How to Help Your Toddler Build Relationships Through Video Calls
In recent months, due to the coronavirus pandemic, many people have shifted to using video calls as a way to keep in touch with loved ones. However, for young children, it can be hard to grasp the concept—and even harder to sit still long enough to actually interact with grandparents and other family members.
Luckily, parents can keep toddlers engaged and help them build relationships with a few simple tips. Here, Rebecca Parlakian, Senior Director of Programs at ZERO TO THREE shares some of her favorites.
Before getting into the tips, it’s important to clarify that experts say video calls are different from screen time. The American Academy of Pediatrics has noted that FaceTime and other forms of video chat are an exception to their “no technology for those under 18 months” rule. According to Parlakian, video chats are interactive, which is key to early learning and relationship-building. “Your baby babbles at the screen and Grandma smiles in delight or babbles back. It truly is the next best thing to being there,” she tells The Bump.
Having your toddler engage with the call can help them stay on and talk to loved ones for longer than they normally would. Parlakian encourages parents to stay on the call and try rhymes, songs, dances, finger plays and games, such as peek-a-boo and hide-and-seek that toddlers can participate in and enjoy with their screen partner.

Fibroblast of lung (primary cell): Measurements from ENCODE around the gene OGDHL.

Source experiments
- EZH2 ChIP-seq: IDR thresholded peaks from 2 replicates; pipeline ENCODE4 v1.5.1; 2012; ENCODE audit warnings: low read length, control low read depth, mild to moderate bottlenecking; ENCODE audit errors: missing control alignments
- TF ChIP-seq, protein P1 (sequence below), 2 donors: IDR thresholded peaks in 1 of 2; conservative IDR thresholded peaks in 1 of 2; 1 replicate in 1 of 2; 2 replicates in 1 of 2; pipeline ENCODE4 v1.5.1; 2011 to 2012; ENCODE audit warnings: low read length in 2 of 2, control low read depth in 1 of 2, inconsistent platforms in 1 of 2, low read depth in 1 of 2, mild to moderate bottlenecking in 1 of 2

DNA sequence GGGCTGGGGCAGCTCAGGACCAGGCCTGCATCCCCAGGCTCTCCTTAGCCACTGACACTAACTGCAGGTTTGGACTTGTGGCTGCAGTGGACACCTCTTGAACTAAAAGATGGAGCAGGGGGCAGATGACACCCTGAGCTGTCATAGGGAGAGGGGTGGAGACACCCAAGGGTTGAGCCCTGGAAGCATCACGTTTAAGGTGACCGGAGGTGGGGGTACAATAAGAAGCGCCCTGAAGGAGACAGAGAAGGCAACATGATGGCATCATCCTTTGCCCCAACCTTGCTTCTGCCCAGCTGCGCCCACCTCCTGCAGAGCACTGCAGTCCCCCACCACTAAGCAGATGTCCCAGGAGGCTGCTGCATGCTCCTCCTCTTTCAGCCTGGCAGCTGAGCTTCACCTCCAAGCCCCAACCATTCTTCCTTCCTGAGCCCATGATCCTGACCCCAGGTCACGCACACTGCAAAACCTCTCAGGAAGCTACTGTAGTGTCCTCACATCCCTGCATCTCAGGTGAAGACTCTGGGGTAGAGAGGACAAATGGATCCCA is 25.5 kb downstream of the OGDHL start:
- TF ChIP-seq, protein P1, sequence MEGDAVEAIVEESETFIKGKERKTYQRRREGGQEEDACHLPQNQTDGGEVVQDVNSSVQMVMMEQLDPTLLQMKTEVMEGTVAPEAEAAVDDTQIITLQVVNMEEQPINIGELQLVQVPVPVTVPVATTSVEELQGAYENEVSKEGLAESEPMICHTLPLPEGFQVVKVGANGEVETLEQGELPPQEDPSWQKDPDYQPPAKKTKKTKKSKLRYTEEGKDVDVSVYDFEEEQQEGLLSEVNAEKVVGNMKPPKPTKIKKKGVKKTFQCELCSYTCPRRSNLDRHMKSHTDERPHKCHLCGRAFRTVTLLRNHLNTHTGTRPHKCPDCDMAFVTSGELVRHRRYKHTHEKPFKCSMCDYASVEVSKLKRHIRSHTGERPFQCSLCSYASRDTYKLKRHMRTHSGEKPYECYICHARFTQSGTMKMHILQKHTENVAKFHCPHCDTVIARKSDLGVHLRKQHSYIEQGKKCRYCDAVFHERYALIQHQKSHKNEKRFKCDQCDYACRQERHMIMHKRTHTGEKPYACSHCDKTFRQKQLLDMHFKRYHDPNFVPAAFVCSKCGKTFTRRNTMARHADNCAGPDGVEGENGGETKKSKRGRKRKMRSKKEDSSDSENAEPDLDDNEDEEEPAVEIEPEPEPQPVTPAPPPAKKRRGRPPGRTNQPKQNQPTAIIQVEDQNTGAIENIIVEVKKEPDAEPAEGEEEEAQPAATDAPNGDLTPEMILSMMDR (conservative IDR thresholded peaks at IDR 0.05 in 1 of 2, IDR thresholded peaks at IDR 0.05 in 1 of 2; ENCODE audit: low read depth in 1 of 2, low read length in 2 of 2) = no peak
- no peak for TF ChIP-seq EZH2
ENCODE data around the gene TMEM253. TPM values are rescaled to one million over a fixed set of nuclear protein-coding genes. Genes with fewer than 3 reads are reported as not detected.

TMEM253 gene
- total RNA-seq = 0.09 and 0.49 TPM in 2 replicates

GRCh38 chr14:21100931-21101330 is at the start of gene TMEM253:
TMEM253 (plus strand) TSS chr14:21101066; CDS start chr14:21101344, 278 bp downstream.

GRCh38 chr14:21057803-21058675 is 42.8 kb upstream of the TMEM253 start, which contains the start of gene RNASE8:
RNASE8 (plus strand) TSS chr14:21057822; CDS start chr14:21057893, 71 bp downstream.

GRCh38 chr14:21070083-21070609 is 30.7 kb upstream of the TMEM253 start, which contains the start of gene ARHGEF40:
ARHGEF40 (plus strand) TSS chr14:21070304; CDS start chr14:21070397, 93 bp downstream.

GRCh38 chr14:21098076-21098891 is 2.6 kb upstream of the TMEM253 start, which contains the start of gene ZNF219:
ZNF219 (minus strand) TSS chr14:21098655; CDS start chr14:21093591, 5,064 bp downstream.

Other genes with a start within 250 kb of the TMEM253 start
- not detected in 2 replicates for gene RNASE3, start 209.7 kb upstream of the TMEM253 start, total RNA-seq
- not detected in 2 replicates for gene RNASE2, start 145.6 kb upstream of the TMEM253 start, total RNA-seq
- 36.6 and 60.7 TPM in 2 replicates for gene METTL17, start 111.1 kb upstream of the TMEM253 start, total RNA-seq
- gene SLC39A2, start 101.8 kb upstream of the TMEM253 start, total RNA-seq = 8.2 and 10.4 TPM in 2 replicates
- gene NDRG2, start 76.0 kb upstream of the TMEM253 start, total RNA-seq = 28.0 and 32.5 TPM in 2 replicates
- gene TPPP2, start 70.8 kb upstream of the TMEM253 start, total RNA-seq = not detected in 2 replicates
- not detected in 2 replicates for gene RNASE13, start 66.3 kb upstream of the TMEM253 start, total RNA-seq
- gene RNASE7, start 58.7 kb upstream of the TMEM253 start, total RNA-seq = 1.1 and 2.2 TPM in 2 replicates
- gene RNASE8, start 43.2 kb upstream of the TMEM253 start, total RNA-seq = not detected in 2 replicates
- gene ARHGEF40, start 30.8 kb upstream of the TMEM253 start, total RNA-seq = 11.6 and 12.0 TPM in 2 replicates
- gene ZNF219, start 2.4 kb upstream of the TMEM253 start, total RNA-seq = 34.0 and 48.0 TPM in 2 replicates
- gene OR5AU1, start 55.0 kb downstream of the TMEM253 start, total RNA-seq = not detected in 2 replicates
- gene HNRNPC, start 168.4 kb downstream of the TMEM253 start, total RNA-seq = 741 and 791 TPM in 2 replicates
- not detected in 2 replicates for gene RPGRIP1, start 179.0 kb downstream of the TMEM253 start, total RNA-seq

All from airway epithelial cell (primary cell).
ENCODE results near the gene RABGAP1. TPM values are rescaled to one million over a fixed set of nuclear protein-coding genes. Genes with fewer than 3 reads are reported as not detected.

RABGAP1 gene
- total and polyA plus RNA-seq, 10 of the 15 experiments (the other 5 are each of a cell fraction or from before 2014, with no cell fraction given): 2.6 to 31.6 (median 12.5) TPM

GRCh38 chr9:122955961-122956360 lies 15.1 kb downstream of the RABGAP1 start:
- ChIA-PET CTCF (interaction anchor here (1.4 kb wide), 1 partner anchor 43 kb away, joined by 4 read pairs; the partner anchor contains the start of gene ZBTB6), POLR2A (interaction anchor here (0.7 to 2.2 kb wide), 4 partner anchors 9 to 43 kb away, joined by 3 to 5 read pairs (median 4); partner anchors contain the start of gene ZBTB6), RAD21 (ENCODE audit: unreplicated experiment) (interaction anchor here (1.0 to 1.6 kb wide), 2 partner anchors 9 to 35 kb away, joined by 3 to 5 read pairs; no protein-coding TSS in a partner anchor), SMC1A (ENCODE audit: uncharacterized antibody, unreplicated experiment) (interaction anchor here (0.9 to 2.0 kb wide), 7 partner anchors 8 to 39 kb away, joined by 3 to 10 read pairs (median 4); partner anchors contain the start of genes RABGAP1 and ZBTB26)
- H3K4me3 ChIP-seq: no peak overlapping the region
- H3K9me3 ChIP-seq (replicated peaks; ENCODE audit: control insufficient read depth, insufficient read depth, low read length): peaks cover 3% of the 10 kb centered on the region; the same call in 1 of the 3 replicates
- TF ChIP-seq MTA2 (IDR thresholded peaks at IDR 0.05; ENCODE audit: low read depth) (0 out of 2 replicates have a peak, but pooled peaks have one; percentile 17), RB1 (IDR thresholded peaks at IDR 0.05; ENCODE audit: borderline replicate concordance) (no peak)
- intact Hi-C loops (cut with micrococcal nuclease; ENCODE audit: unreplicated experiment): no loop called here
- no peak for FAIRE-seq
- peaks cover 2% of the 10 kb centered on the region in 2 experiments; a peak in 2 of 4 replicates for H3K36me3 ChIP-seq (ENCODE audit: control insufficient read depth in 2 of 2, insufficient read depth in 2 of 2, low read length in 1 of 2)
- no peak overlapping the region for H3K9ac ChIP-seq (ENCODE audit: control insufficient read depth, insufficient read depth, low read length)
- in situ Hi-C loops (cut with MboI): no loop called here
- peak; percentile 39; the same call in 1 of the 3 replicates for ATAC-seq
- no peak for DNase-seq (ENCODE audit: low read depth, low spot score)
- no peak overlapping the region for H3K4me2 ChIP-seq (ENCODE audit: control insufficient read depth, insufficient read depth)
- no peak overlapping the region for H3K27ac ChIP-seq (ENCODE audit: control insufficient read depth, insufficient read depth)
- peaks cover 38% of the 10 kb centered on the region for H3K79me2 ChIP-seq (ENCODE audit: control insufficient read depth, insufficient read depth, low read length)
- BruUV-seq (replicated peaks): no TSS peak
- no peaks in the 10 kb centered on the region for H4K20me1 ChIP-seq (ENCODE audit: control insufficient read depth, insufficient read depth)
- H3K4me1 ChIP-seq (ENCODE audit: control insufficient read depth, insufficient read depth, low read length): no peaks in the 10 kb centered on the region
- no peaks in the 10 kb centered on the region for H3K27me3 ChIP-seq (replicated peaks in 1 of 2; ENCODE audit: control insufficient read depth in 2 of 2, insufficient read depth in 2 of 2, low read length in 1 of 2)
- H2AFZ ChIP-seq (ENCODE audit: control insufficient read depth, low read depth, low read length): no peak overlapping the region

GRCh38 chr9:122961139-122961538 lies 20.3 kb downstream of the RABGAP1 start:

“An adult should be present on each end to facilitate. Virtual playdates will definitely still require adult participation,” she says. “Consider providing similar toys on both ends of the call. For example, both children can roll a car both and forth in front of the screen. Or, you might try playing I Spy with items you see in the other person’s background. Making music together—with each child banging pots and singing a song they both know—could also be fun.”
Similarly, she encourages parents to let their toddler use props, such as puppets and stuffed animals, during the call and have their screen partner mimic it. For example, the screen partner could read one of the child’s favorite books as they follow along with their own copy. Sharing a favorite snack over the call is also a great way to make it interactive, Parlakian adds.
Another way to make it interactive? Relay any gestures from the toddler’s on-screen partner. For example, if the loved one is “tickling” the child or “kissing” them, parents can give a real-life kiss or tickle to help maintain the bond.
Technical difficulties, such as dropped calls and frozen video call screens, can occur often, but younger children may not always understand them. According to Parlakian, trying to explain these happenings in simpler ways can help children better understand technology and their interaction with it. As the children grow older, they can even learn which button to touch to start and end the call.
At the end of the day, Parlakian stresses the importance of realistic expectations for video calls with toddlers—especially when talking to friends during virtual playdates. Virtual playdates may not replace the real-world interaction kids have with one another, but they are a great way to keep up newfound friendships.
The important thing to remember, she adds, is that while interactive chats can help engage young children, based on their age, they might just not have a very long attention span—and that’s okay!
“Consider the age of your child…Don’t expect too much or feel disappointed if the chat doesn’t last too long. That’s very typical of the attention span for a toddler,” Parlakian says. While these tips can offer great ways to help your little one maintain important bonds, she adds that parents need to take a deep breath if the call doesn’t go as planned and remember that they are doing the best they can right now.
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